One would expect, and bioinformatics in fact operates on the premises that similar sequences of proteins carry out similar functions while different sequences carry out different functions. But there are exceptions to these rules (Fig 1). 

We addressed this issue by systematically looking at the relationship between protein function and structure. We focused on annotated enzymes in Swissprot classified with an EC number in the ENZYME database and relate these to structurally classified proteins in the SCOP database. The enzymatic functions are classified into 207 categories, while the SCOP database contains altogether 361 different folds (Table 1). 

In total, there are 229 folds and 92 functions in our analysis, giving rise to a maximum of 21068 (= 229 x 92) possible fold-function combinations (and a minimum of 229). We actually observe 331 of these combinations (1.6%) (Fig 2:PDF). 

We found that certain broad classes of folds and functions are preferentially associated with one another. For instance, enzymes, especially transferases and hydrolases, are disproportionately associated with alpha/beta folds, and non-enzymes with all-alpha folds (Table 2). These tendencies in the database overall are largely true of proteins in specific genomes. In particular, we found little difference between the distribution of fold-function combinations in yeast and E. coli as compared to those in Swissprot (Fig 3). 

We identified both the most versatile functions (Fig 5:PDF), i.e. those that are associated with the most folds and the most versatile folds (Fig 4), associated with the most functions. The two most versatile enzymatic functions are the hydro-lyases and the O-glycosyl glucosidases, which are associated with 7 folds each. In similar fashion, we found that the five most versatile folds are all mixed alpha-beta folds: the TIM-barrel, the alpha-beta hydrolase, the P-loop containing NTP hydrolase, the Rossmann fold and the Ferredoxin fold. These folds, especially the TIM-barrel, stand out from the other folds as generic scaffolds, accommodating from five to as many as 15 enzymatic functions as well as non-enzymatic ones. More broadly, our analysis reveals that nearly half of the folds with enzymatic activity have at least two different functions (53 out of 128) and that an even higher proportion of enzymatic functions (51 out of 91) are carried out by unrelated folds. We also calculated the proportion of multifunctional domains, i.e. the number of those domains that are homologous to proteins with different functions (Fig 6).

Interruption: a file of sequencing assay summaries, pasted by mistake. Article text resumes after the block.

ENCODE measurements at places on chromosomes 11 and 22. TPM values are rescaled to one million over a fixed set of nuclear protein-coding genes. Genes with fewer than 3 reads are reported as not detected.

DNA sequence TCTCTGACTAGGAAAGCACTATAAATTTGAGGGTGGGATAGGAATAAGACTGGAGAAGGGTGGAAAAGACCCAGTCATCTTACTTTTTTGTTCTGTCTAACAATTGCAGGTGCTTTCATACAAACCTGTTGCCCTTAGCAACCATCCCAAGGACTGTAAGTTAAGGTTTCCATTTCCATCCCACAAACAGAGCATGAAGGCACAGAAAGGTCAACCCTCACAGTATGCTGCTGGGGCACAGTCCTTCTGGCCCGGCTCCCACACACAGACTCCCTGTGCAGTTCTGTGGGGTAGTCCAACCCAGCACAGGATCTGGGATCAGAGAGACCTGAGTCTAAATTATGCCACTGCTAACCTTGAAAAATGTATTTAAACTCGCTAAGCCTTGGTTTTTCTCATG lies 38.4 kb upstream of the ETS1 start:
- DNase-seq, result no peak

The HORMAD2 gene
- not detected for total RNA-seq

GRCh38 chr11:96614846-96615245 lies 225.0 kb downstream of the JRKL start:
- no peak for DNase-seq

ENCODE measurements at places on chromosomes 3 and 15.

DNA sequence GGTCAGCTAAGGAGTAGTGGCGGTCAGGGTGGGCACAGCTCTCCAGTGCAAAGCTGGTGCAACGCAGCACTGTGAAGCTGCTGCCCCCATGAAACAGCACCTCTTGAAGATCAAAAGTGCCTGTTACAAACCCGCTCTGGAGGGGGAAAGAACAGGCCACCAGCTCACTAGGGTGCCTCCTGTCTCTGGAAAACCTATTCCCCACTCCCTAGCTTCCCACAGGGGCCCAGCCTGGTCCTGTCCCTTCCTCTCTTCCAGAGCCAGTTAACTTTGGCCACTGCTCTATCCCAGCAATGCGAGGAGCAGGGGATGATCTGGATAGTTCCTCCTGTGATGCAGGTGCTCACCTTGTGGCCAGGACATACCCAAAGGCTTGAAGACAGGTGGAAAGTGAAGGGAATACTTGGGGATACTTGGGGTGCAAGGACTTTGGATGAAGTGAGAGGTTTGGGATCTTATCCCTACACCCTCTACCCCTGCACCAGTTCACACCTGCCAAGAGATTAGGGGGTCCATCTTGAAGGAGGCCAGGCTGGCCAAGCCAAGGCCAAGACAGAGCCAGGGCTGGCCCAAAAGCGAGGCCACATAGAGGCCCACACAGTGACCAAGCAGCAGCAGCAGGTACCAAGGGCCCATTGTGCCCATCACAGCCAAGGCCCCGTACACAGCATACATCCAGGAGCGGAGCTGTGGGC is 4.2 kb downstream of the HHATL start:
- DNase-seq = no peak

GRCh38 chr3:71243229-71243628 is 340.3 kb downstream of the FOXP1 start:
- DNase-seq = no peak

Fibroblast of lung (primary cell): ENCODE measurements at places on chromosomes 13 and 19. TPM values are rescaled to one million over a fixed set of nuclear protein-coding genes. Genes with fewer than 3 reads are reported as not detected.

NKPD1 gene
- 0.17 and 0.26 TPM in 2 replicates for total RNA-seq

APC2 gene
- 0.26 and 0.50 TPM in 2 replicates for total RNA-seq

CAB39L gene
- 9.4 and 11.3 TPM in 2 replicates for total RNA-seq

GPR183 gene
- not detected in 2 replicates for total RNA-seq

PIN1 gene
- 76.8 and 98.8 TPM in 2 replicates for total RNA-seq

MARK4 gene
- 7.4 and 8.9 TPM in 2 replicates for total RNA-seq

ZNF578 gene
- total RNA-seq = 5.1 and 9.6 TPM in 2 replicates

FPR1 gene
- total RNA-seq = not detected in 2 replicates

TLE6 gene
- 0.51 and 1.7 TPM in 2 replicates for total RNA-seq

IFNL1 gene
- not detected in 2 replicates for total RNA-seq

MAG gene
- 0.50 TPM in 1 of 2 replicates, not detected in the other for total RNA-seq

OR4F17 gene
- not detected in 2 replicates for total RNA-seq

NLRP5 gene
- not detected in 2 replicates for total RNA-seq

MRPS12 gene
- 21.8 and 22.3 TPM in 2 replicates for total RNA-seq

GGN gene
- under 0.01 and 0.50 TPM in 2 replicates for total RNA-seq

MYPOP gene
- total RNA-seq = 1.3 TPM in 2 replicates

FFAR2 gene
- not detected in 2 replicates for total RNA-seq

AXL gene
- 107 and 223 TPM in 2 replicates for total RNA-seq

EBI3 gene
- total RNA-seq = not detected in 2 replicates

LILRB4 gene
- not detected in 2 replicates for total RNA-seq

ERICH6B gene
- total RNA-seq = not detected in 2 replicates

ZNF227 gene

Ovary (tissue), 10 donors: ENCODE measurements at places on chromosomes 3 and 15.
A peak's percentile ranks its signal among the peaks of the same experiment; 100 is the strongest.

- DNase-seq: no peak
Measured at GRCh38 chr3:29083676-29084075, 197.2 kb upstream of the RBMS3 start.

These observations for the database overall are largely true for specific genomes. We focus, in particular, on yeast, analyzing it using several  functional (EC, COGS, MIPS) and structural (SCOP and CATH) classification schemes. We found clear tendencies for fold-function association, across a broad spectrum of functions. Analysis with the COGs scheme also suggests that the functions of the most ancient proteins are more evenly distributed among different structural classes than those of more modern ones.

© 1998 Hedi Hegyi & Mark Gerstein
© 1998 Graphics - Jimmy Lin